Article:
What on earth does that provision mean? We’re going to tell you, but bear with us. It’s a little complicated. In the 1980s, only federal student loans were non-dischargeable. But in addition to student loans, the government further higher education in other ways. For example, the government offers conditional scholarships to students who agree to perform government service after graduation. Sometimes this means joining the army after college, or working in a low-income clinic after medical school.
What happened was that students in the 1980s were taking this federal money, graduating from school, and then breaching their contract by not showing up to boot camp, or not showing up to the low-income clinic. Thus, the student would incur an “obligation to repay funds received as an educational benefit” but instead of paying it, would declare bankruptcy, and seek to discharge the debt under a literal reading of section 523(a)(8) because technically the debt was not a “student loan.” (See U.S. Department of Health and Human Services v. Smith, 807 F.2d 122 (8th Cir. 1986) (concerning a student who took a PSASP scholarship with the condition that he work for a certain number of years in a physician shortage area after graduation, breached the contract with the government, declared bankruptcy, and tried to discharge the debt).
In 1990, Congress sought to fix this problem created by these unscrupulous scholarship students, and added a clause that restricted discharge of “an obligation to repay funds received as an educational benefit, scholarship, or stipend,” which has since become section 523(a)(8)(A)(ii) of the Code. Legislative history demonstrates that what Congress was seeking to capture here were defaulted conditional educational grants, NOT any debt that provided an “educational advantage.” (See Federal Debt Collection Procedures of 1990: Hearing on P.L. 101-647 Before the H. Subcomm. on Econ. and Commercial Law , H. Judiciary Committee 101st Cong. 74-75 (June 14, 1990) (“This section [523(a)(8)] adds to the list of nondischargeable debts, obligations to repay educational funds received in the form of benefits (such as VA benefits), scholarships (such as medical service corps scholarships) and stipends. These obligations are often very sizeable and should receive the same treatment as a “student loan” with regard to restriction on dischargeability in bankruptcy.”).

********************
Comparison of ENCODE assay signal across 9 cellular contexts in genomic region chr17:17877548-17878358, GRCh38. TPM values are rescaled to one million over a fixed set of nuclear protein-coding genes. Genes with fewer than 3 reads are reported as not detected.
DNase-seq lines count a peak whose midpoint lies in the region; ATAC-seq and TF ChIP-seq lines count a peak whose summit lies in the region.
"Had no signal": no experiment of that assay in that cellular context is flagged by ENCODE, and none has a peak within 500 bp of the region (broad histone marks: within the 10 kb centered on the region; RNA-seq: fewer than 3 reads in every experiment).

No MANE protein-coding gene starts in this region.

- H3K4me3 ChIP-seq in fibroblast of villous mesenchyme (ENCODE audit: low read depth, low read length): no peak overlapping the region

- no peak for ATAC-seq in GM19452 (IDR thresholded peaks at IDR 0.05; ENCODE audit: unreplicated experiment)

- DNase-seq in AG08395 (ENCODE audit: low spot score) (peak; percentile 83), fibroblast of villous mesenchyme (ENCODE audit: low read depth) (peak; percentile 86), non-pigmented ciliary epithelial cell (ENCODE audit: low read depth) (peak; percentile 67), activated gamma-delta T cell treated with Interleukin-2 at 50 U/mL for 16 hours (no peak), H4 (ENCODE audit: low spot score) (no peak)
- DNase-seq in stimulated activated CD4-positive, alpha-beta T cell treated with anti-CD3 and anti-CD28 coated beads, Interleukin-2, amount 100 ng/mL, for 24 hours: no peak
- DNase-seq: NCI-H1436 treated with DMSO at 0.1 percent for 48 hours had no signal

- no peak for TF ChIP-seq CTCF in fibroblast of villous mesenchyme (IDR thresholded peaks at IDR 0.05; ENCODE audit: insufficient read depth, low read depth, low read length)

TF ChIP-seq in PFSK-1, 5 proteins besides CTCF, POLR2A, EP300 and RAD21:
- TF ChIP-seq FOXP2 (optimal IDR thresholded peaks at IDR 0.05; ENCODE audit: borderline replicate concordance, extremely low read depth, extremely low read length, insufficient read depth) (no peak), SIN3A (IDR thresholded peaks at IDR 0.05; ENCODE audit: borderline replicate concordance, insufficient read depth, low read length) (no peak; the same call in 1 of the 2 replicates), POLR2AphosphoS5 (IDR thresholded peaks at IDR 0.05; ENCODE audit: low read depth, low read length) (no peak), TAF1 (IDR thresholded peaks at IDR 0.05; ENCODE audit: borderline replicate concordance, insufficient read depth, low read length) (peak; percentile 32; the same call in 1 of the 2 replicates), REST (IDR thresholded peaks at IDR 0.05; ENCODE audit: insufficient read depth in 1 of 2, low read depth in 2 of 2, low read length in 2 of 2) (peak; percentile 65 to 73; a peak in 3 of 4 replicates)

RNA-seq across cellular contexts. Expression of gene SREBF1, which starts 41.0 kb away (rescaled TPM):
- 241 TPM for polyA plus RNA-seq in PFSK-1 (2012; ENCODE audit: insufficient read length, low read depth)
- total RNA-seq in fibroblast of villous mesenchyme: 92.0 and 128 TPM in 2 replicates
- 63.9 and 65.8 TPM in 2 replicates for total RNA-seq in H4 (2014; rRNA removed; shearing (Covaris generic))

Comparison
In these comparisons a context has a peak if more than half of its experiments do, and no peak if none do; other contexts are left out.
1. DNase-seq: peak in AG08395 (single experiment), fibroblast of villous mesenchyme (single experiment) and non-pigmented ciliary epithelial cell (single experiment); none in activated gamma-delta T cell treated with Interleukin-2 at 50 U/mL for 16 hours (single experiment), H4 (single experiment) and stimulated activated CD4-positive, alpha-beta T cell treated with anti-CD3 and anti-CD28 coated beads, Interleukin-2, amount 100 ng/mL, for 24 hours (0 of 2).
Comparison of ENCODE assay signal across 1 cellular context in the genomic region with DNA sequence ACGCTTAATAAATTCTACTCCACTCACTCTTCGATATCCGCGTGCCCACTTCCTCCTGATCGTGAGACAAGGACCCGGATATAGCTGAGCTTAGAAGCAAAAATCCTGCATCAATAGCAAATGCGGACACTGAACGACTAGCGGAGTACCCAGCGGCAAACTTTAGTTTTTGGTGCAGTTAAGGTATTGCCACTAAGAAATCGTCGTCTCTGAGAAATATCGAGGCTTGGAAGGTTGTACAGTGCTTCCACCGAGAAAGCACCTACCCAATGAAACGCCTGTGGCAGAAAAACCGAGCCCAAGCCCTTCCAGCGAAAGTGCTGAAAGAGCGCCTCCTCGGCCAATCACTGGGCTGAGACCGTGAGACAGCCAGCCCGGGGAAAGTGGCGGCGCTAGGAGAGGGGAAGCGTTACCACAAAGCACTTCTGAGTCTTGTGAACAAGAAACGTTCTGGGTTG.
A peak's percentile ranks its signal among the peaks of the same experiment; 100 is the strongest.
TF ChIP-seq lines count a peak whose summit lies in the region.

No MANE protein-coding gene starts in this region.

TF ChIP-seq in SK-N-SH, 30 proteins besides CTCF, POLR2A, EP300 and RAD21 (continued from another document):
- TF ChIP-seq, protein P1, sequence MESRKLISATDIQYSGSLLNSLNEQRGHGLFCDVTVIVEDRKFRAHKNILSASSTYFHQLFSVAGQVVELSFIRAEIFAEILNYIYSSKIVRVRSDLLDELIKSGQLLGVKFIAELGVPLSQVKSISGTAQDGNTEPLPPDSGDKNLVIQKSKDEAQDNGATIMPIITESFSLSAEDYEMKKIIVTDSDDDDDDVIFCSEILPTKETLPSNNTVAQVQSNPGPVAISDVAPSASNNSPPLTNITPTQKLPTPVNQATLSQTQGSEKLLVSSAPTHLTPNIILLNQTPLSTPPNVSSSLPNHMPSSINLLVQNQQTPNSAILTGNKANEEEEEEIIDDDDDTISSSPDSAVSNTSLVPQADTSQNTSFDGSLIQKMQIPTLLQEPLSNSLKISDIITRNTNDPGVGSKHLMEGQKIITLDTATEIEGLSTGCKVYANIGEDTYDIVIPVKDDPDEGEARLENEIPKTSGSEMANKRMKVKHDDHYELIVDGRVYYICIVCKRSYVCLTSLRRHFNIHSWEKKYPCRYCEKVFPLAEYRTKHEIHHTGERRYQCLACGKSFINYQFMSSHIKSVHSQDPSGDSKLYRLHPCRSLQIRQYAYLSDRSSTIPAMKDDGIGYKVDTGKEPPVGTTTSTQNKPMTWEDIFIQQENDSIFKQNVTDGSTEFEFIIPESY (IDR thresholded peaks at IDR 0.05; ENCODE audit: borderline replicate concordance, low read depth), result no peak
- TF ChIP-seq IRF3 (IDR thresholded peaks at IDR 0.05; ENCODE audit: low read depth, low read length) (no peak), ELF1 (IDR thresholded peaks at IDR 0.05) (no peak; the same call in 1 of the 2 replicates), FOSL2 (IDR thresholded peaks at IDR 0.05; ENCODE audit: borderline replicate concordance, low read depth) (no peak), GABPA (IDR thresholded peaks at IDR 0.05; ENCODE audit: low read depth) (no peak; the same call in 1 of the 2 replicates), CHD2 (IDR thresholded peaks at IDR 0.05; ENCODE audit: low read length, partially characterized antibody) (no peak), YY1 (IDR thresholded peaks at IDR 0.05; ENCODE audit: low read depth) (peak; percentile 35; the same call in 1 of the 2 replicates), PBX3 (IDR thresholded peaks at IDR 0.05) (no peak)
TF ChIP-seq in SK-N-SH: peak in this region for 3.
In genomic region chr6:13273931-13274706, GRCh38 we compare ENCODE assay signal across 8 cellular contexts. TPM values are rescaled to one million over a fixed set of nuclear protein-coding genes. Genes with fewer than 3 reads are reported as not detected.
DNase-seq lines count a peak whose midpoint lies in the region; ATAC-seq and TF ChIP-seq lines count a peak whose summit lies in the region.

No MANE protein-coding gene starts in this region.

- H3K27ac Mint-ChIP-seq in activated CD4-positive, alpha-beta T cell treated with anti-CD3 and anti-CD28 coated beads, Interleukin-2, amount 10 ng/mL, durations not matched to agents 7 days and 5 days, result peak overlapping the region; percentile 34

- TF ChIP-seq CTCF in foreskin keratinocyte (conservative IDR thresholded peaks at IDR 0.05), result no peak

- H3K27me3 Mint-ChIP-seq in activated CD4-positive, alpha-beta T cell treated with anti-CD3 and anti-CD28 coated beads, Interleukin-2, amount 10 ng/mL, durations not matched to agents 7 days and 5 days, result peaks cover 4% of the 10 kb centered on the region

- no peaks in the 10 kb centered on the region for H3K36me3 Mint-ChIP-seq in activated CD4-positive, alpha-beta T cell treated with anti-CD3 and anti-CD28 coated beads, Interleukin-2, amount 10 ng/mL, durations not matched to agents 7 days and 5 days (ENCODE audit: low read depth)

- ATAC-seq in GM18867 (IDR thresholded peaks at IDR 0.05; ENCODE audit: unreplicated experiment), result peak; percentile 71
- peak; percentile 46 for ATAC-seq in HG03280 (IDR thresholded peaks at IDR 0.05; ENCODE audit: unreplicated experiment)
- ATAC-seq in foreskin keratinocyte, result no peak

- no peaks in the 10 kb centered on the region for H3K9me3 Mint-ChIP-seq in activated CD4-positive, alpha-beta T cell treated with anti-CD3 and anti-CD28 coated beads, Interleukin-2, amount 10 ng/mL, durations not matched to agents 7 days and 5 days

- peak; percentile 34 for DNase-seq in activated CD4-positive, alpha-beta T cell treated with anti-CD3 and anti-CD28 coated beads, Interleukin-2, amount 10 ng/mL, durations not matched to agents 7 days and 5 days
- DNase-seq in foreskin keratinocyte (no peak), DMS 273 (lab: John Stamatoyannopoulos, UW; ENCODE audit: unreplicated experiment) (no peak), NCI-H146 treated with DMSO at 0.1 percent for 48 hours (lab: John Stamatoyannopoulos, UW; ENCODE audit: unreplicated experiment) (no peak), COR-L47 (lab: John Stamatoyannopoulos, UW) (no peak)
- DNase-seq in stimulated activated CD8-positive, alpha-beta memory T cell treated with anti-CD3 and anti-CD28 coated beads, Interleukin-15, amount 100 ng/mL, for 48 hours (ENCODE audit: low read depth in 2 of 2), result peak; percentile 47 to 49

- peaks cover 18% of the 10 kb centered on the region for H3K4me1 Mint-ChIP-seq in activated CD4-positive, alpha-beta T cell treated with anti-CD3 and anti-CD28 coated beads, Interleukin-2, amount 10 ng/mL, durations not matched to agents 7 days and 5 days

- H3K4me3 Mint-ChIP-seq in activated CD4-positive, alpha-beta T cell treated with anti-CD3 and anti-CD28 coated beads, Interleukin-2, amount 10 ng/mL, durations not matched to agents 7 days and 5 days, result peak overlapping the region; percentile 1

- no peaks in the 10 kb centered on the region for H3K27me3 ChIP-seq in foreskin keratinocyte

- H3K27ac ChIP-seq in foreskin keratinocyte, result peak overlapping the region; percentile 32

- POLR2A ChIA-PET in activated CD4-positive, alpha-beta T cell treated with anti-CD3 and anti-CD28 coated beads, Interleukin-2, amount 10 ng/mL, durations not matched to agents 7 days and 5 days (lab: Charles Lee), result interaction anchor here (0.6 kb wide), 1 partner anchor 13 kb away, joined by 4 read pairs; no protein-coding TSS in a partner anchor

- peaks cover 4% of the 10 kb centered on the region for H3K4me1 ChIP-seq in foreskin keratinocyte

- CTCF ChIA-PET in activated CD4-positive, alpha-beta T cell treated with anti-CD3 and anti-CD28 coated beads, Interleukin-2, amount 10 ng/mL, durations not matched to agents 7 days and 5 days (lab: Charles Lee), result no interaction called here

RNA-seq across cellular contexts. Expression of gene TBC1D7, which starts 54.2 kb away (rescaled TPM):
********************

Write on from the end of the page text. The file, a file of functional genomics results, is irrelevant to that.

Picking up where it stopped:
Unfortunately, for the last 10 years, some courts have misapplied this section, and used it to refuse discharge of any educational debt that provided educational advantages (i.e., educational benefits).
But recent courts have realized the error of their ways, and begun applying the law as written for three major reasons. (See See Christoff v. Institute of Imaginal Studies (In re Christoff), 527 B.R. 624, 634 (B.A.P. 9th Cir. 2015); Campbell v. Citibank, N.A., et al, (In re Campbell), 547 B.R. 49, 55 (Bankr. E.D.N.Y. 2016); Nunez v. Key Educational Resources (In re Nunez), 527 B.R. 410, 415 (Bankr. D. Or. 2015); Decena v. Citizens Bank (In re Decena), 549 B.R. 11 (Bankr. E.D.N.Y. 2016); In Matter of Swenson, No. 16-10016, 2016 WL 4480719, at *3 (Bankr. W.D. Wis. Aug. 23, 2016); In re Meyer, No. 15-13193, 2016 WL 3251622, at *2 (Bankr. N.D. Ohio June 6, 2016).
First, courts realized that Congress did not use the word “loan” in section 523(a)(8)(A)(ii) and courts cannot inject the word “loan” where it does not appear. Since Congress used this obscure term “obligation to repay funds received” rather than “loan,” Congress must have meant something other than a loan. While “loans” and “obligations to repay funds received” may have similar qualities, the terms are not interchangeable. (See Christoff v. Institute of Imaginal Studies (In re Christoff), 527 B.R. 624, 634 (B.A.P. 9th Cir. 2015), appeal dismissed (Aug. 7, 2015) (“The bankruptcy court therefore concluded that, while the transactions between Debtor and Meridian were clearly loans, § 523(a)(8)(A)(ii) does not extend to loans but, instead, grants an exception to discharge for “an obligation to repay funds received.”).